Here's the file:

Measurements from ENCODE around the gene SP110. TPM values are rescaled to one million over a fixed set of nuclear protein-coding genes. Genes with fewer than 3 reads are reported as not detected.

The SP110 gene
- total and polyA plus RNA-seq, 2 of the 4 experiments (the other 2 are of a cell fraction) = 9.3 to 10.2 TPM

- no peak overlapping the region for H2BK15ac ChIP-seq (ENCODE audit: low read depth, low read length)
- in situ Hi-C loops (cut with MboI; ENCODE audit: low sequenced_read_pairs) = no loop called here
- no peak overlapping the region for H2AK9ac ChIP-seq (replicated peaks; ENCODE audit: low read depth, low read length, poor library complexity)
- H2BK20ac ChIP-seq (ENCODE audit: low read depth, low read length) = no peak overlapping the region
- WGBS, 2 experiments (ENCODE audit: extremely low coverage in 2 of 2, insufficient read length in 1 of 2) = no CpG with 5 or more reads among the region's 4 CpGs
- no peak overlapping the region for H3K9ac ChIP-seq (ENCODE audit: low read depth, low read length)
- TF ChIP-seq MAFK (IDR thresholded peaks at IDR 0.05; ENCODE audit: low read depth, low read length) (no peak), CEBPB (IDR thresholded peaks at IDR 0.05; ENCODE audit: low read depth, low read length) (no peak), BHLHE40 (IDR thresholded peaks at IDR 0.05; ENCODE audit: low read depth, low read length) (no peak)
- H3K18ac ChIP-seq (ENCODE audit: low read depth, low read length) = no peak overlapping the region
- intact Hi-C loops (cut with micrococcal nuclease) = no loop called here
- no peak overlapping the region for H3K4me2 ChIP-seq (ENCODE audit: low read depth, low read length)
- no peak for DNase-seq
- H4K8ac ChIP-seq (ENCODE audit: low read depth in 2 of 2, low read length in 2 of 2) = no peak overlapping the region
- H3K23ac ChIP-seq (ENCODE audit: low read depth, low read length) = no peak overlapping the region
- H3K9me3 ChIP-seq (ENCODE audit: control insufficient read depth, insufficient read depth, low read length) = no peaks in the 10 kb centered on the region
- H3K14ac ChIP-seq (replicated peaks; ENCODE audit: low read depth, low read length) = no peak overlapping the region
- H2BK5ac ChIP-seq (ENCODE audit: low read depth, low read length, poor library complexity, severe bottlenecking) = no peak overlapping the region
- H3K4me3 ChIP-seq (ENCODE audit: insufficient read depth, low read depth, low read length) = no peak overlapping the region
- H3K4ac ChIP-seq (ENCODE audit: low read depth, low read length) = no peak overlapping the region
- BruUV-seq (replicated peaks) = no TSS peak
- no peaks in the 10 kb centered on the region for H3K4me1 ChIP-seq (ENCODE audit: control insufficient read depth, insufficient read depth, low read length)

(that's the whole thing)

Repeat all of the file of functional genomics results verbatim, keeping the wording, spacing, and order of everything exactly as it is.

Measurements from ENCODE around the gene SP110. TPM values are rescaled to one million over a fixed set of nuclear protein-coding genes. Genes with fewer than 3 reads are reported as not detected.

The SP110 gene
- total and polyA plus RNA-seq, 2 of the 4 experiments (the other 2 are of a cell fraction) = 9.3 to 10.2 TPM

- no peak overlapping the region for H2BK15ac ChIP-seq (ENCODE audit: low read depth, low read length)
- in situ Hi-C loops (cut with MboI; ENCODE audit: low sequenced_read_pairs) = no loop called here
- no peak overlapping the region for H2AK9ac ChIP-seq (replicated peaks; ENCODE audit: low read depth, low read length, poor library complexity)
- H2BK20ac ChIP-seq (ENCODE audit: low read depth, low read length) = no peak overlapping the region
- WGBS, 2 experiments (ENCODE audit: extremely low coverage in 2 of 2, insufficient read length in 1 of 2) = no CpG with 5 or more reads among the region's 4 CpGs
- no peak overlapping the region for H3K9ac ChIP-seq (ENCODE audit: low read depth, low read length)
- TF ChIP-seq MAFK (IDR thresholded peaks at IDR 0.05; ENCODE audit: low read depth, low read length) (no peak), CEBPB (IDR thresholded peaks at IDR 0.05; ENCODE audit: low read depth, low read length) (no peak), BHLHE40 (IDR thresholded peaks at IDR 0.05; ENCODE audit: low read depth, low read length) (no peak)
- H3K18ac ChIP-seq (ENCODE audit: low read depth, low read length) = no peak overlapping the region
- intact Hi-C loops (cut with micrococcal nuclease) = no loop called here
- no peak overlapping the region for H3K4me2 ChIP-seq (ENCODE audit: low read depth, low read length)
- no peak for DNase-seq
- H4K8ac ChIP-seq (ENCODE audit: low read depth in 2 of 2, low read length in 2 of 2) = no peak overlapping the region
- H3K23ac ChIP-seq (ENCODE audit: low read depth, low read length) = no peak overlapping the region
- H3K9me3 ChIP-seq (ENCODE audit: control insufficient read depth, insufficient read depth, low read length) = no peaks in the 10 kb centered on the region
- H3K14ac ChIP-seq (replicated peaks; ENCODE audit: low read depth, low read length) = no peak overlapping the region
- H2BK5ac ChIP-seq (ENCODE audit: low read depth, low read length, poor library complexity, severe bottlenecking) = no peak overlapping the region
- H3K4me3 ChIP-seq (ENCODE audit: insufficient read depth, low read depth, low read length) = no peak overlapping the region
- H3K4ac ChIP-seq (ENCODE audit: low read depth, low read length) = no peak overlapping the region
- BruUV-seq (replicated peaks) = no TSS peak
- no peaks in the 10 kb centered on the region for H3K4me1 ChIP-seq (ENCODE audit: control insufficient read depth, insufficient read depth, low read length)